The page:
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Life is a Cabaret – or Maybe Not!

New York
The DiCapo Opera Theatre
01/16/2009 -  & January 17, 2009
Kurt Weill: Lily: Her Life, His Music
Audrey Babcock (Lily), Ray Fellman (Pianist and Music Director)
James Marvel (Director), David Majzlin (Sound, Web, and Graphic Design), Vita Tzykun (Production Design), Tlaloc Lopez-Watermann (Lighting Design), Katy Tucker (Projection Design)

(© Corey Weaver)

Mezzo soprano Audrey Babcock wrote and produced Lily, a one-woman show that is a fictionalized account of the life of Lily Weiss, a German cabaret singer, told through the music of Kurt Weill.

The story of Lily is dark and dismal. In Berlin, she is beaten by an abusive lover named Johnny and left penniless. She escapes to Paris, where she works as a prostitute. Unlucky in love once again, Lily is betrayed by her lesbian lover, Jenny, who reports her to a German officer. Lily runs for her life and stows away on a ship bound for America, hoping that her bad luck will change. And it does. In Hollywood, she finds success singing in a nightclub and, presumably, lives happily ever after.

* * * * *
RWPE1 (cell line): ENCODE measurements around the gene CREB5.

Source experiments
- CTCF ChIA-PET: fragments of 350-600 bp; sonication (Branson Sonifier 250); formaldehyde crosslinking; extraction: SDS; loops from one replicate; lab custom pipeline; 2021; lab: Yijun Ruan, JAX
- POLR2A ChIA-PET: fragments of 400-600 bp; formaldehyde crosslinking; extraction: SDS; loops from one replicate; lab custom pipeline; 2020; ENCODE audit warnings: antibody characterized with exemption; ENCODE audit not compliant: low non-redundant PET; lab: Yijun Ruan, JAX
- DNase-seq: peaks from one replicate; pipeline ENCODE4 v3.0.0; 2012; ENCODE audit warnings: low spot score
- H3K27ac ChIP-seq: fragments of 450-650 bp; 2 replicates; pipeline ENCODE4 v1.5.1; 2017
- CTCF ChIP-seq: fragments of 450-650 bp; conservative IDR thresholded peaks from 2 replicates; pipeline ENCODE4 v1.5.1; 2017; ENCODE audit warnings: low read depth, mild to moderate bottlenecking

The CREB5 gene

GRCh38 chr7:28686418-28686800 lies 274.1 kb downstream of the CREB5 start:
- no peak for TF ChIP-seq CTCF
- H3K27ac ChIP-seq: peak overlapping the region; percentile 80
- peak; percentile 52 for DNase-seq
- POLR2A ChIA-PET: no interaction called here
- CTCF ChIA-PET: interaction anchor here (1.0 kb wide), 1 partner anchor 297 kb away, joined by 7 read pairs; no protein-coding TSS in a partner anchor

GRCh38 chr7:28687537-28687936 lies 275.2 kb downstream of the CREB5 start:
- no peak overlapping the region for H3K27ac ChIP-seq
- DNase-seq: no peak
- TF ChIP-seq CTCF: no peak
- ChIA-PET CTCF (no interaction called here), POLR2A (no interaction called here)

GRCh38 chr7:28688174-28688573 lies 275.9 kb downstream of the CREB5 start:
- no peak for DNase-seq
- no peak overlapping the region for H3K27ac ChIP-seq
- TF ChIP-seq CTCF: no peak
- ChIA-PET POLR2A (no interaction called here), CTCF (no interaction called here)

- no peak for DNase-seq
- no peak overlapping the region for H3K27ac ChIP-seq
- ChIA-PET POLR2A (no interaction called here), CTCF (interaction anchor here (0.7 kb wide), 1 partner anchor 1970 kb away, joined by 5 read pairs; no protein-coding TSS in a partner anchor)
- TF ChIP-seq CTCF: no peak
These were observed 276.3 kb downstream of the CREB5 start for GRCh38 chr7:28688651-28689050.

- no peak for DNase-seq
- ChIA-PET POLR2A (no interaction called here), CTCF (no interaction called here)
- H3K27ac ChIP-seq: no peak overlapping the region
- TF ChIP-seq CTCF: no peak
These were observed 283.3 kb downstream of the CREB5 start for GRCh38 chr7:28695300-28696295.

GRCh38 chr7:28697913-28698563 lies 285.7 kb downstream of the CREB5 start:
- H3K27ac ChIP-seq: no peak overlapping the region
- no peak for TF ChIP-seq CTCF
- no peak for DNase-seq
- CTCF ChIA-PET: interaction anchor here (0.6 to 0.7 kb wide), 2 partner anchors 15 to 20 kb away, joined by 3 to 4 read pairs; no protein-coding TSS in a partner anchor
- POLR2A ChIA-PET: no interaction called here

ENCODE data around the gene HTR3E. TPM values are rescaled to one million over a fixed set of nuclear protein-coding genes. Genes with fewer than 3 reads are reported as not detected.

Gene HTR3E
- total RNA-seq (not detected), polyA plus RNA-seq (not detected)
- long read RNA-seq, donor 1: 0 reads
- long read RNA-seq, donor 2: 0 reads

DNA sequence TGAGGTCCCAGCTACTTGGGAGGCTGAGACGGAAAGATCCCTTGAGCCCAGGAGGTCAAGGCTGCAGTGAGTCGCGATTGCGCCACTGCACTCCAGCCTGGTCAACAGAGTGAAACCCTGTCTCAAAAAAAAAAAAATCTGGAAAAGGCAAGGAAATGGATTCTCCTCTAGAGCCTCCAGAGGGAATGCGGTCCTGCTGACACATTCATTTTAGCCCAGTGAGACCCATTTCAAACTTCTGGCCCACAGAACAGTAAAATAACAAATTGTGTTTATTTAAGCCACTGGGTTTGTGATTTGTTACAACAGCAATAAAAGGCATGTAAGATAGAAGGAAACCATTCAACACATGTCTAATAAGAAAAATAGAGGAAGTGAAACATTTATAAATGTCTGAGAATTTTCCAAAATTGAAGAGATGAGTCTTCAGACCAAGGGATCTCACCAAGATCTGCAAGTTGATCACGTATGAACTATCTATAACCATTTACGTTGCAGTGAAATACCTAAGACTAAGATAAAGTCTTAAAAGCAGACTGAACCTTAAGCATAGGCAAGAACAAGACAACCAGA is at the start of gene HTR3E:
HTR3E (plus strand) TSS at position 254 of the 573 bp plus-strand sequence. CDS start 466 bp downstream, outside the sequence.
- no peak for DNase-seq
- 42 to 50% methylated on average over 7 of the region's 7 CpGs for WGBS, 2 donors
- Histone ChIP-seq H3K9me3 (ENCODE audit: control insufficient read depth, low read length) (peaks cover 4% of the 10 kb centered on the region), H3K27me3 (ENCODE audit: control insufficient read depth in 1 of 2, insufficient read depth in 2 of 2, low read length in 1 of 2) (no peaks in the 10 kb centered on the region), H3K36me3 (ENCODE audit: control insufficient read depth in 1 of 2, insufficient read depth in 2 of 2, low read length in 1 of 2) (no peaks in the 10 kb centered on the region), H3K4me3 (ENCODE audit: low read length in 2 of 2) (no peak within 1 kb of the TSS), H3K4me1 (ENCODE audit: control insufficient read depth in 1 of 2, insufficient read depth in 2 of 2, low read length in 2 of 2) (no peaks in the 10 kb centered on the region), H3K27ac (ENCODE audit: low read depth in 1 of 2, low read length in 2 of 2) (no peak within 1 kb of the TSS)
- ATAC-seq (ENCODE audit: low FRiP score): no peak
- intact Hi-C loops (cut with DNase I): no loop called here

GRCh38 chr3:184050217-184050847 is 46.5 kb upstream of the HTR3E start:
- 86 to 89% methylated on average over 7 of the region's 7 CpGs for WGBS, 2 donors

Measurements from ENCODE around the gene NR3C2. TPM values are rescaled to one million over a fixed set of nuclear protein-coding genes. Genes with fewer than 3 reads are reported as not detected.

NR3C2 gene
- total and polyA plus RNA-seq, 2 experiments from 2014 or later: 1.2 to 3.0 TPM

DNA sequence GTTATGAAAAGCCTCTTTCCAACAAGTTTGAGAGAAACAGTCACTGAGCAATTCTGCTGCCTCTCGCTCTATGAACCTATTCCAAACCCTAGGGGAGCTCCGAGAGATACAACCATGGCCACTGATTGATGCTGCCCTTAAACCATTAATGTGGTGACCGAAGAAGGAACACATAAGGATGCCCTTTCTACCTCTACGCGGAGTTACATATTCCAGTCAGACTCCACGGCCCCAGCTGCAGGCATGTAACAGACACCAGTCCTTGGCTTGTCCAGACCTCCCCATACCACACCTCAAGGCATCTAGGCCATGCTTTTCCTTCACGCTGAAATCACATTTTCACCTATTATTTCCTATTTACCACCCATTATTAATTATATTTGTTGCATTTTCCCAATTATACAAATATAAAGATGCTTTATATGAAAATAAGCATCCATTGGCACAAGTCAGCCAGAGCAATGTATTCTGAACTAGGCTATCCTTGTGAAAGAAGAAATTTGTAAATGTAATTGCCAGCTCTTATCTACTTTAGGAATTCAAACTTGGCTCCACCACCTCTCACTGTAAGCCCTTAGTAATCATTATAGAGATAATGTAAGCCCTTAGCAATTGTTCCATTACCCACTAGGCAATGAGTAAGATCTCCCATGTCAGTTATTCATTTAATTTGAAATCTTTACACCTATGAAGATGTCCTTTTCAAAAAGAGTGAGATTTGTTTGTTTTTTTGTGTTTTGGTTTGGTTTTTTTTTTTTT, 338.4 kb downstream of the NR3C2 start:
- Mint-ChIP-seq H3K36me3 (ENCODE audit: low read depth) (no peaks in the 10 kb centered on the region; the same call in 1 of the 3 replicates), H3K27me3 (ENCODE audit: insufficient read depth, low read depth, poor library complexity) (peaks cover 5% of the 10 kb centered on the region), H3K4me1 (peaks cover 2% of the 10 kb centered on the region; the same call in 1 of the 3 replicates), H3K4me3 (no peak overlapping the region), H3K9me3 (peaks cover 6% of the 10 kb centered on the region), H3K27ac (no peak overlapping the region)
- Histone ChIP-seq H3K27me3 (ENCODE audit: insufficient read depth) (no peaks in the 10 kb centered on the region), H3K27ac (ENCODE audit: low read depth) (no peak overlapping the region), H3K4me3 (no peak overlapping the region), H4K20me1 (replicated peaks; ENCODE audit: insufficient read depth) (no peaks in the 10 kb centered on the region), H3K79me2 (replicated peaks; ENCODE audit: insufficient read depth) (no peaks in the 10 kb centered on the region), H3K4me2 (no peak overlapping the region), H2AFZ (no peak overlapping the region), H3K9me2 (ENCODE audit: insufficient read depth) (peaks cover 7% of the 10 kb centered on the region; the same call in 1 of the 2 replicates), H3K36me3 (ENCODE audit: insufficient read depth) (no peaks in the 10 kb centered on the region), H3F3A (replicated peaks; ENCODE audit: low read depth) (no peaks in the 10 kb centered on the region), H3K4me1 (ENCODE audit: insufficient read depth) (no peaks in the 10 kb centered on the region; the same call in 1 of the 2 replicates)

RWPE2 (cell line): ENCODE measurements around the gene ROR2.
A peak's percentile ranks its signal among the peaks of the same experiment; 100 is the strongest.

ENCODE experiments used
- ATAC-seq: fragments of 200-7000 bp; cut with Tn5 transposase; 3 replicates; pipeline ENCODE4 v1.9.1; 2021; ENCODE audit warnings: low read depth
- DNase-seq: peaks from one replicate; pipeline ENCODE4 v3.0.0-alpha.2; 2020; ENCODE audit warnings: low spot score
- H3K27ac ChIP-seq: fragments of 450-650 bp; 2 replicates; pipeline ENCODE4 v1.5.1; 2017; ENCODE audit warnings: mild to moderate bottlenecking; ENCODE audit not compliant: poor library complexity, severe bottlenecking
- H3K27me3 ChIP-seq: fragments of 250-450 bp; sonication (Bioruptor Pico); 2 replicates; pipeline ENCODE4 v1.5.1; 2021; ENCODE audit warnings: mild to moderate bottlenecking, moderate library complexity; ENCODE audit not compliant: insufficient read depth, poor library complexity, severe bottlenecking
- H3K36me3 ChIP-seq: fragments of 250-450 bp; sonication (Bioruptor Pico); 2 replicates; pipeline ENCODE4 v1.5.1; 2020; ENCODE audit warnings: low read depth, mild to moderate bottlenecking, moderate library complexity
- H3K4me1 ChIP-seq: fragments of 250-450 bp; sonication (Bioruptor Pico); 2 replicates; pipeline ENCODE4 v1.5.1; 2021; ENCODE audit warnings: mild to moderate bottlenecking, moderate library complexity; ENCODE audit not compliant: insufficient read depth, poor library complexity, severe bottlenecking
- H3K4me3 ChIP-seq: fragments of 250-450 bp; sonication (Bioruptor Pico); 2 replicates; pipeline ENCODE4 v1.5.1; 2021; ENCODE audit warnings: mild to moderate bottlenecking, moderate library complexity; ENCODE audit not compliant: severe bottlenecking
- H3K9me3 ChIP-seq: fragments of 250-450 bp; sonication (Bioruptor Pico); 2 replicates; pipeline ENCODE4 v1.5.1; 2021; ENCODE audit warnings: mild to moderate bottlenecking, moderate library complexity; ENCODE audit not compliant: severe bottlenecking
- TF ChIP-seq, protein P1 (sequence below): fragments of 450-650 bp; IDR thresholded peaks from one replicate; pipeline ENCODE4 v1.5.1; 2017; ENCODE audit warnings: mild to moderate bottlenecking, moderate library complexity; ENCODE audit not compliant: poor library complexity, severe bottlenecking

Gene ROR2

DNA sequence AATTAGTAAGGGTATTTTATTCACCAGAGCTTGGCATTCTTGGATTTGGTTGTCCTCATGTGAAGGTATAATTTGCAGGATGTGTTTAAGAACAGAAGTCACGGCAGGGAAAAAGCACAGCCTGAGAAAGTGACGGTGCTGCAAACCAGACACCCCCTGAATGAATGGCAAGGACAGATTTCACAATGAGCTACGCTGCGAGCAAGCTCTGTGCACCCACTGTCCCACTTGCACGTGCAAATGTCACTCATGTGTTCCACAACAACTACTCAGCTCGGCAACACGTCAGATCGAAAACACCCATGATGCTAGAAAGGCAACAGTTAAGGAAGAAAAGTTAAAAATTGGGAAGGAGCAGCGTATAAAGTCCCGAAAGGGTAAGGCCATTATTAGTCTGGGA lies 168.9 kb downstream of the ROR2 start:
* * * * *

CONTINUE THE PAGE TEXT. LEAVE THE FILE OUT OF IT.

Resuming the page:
The travels of Lily from Berlin to Paris and then to Hollywood mirror the journey of Kurt Weill. So I was rather surprised to see that (with some exceptions in the Berlin segment and the last song of the evening) the songs sung by Ms. Babcock did not reflect Weill’s location when he composed them. Nor was there a list provided of the many wonderful songs she sang. Audience members not already familiar with Weill’s music would be unable to track down a song they particularly liked. This is a serious but easily corrected omission.